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GUEST COMMENT Making returns simple after Christmas

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Earlier this month Alibaba Group officials hailed the success of the two shopping websites it owns, Tmall and Taobao Marketplace, in together passing the RMB $1 trillion ($157bn, or £97bn) sales milestone for the first time. Jack Ma, chief executive and chairman of Alibaba Group, said the achievement meant that Alibaba would this year pass Amazon and eBay to become the largest ecommerce company in the world, by annual GMV (gross merchandise volume). Today we feature a guest comment written for Internet Retailing by James Hardy, head of Europe at

by James Hardy

After the frenzy of sales in the run-up to Christmas, online stores shouldn’t expect to be twiddling their thumbs come Boxing Day. Once the festivities have died down, the first working day after Christmas tends to be the busiest time for returns and exchanges, both in-store and online, as customers traipse back with gifts that didn’t quite hit the spot. But it doesn’t have to be a painful experience for internet retailers. Here’s how to make the process go smoothly and nurture a positive relationship with your customers throughout.

Meet customers’ expectations

In an ideal world, no one would ever feel the need to return a product. But there’s no accounting for taste, and one person’s idea of a perfect gift can be another’s definition of unnecessary clutter. Even so, you can try and prevent returns before they happen by making sure a customer’s expectations are fully met. Give detailed, accurate product descriptions on your website and ensure the photos are representative so the person who buys the present knows exactly what they’re giving.

Allow the return

There are few thriving bricks-and-mortar stores that don’t accept returns, and the same should go for online retailers. Customers will feel more comfortable knowing they have the option of bringing back an item they’re not happy with, whether it’s for a full refund, an exchange or a credit note. If you make it clear that all sales are not final, it indicates you have full confidence in your product. There will always be a small percentage of customers who aren’t satisfied, particularly if they received the product as a gift, so be sure to account for this in your budget.

Keep it clear

There’s nothing like a confusing returns policy to make customers feel frustrated. In your summary text as well as the complete policy, go for clear wording and avoid any complex legal jargon so there can be no doubt about what your rules are. Aim for friendly, open language to show people you’re just as happy to accept an unwanted return as you are to charge them for their purchase. This means avoiding threatening terms like ‘must’ and ‘we will not be responsible’ and instead emphasising your willingness to help.

Choose a time frame

While you may not be able to give customers a whole year in which they’re free to return an unwanted gift, it’s important to state exactly how long they have to decide if they’re going to keep it. Whether it’s 30, 60, 90 or 120 days, make the time frame clear to customers so there’s no room for interpretation. It’s a good idea to have a separate time period for damaged or malfunctioning goods, as this will build customer confidence too.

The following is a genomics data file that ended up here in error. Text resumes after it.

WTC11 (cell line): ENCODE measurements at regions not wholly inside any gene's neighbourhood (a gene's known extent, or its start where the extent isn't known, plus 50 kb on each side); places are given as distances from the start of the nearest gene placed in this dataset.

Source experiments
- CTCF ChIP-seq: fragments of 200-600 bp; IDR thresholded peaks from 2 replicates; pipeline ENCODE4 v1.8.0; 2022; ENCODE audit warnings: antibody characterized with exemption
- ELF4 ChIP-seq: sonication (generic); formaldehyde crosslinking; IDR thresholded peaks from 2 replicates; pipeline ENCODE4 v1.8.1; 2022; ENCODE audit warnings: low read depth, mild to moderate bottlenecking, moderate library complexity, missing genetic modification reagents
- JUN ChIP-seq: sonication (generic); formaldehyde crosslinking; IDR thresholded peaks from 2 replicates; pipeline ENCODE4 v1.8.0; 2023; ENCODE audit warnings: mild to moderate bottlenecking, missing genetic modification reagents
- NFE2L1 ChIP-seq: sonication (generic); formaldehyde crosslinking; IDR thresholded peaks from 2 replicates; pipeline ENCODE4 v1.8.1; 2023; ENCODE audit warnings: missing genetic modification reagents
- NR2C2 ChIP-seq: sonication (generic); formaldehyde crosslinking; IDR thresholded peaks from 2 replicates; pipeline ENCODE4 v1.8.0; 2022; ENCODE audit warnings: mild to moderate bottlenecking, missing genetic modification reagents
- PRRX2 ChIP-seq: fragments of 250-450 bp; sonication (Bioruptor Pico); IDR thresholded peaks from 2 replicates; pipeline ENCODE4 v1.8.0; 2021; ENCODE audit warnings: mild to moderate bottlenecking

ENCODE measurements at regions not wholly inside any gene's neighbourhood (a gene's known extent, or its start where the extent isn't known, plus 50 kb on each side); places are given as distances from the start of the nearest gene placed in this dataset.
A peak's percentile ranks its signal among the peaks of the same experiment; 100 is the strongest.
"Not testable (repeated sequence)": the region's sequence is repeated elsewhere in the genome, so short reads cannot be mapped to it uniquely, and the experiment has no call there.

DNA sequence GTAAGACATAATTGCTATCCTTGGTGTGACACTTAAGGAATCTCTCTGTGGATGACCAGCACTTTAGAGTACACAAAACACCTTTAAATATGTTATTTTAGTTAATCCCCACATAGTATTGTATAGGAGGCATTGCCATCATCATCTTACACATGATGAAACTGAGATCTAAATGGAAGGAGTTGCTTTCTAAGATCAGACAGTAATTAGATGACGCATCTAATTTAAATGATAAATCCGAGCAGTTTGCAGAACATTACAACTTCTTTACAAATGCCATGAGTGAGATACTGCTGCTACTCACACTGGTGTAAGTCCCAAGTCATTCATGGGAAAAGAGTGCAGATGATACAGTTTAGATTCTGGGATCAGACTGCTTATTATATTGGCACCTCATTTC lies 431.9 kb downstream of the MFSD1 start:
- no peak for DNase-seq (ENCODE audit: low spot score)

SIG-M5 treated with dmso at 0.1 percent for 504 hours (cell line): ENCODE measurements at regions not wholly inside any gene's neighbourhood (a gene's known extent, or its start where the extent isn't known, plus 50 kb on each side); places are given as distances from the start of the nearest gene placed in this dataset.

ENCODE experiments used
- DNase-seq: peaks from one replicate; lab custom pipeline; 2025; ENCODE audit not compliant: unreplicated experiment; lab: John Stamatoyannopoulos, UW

Show and tell

Don’t trip up your clients by hiding your returns policy away. Mark it clearly on your website, on receipts, in the package and on consumer correspondence so they know exactly what they’re dealing with. And keep all staff fully informed of what the policy is to avoid any confusion or hold-up during the post-Christmas returns onslaught.

List the requirements

Customers need to be absolutely sure of what’s required of them when they’re returning a gift. Can they give it back once it’s been opened? Does it need to be in its original packaging? Should they include the receipt? Think about all the requirements for your policy and make sure these are properly communicated to your customers.

Pay for postage

Offering to pay for the postage of the return may seem like a hefty expense, but it will build brand loyalty in the long run and show that customer satisfaction is important to you. Whatever you do, avoid any nasty, hidden costs for your customers. If you do decide not to cover the costs of postage in certain circumstances, make sure this is totally clear to clients from the outset.


A stream of promotional emails can be annoying for customers and is likely to end up in their junk mail. But in the case of returns, communication is key. Keep them informed at every step of the way, by sending out alerts when a return is received, processed and when the follow-up is completed. It will save a small business a lot of time and hassle in dealing with calls from anxious customers.

Don’t go it alone

If you’re a small business, the prospect of dealing with a huge volume of returns can be daunting. You can minimise the fuss by outsourcing your fulfilment and returns to another company. You just pay a fee and they deal with the rest, saving you time and hassle. But make sure you do research and pick a firm that will meet your requirements.

Make the most of returns

Instead of dreading the Boxing Day frenzy, look on it as an opportunity to create a positive relationship with your customers. Use the process to gather feedback about why they aren’t happy with their gift, so steps can be taken to improve their experience the next time. If the customer is pleased with the transaction, it will increase the chance of them purchasing from you in the future. What’s more, a friendly returns policy can give unsure shoppers the confidence they need to hit the ‘buy’ button.

James Hardy is’s head of Europe

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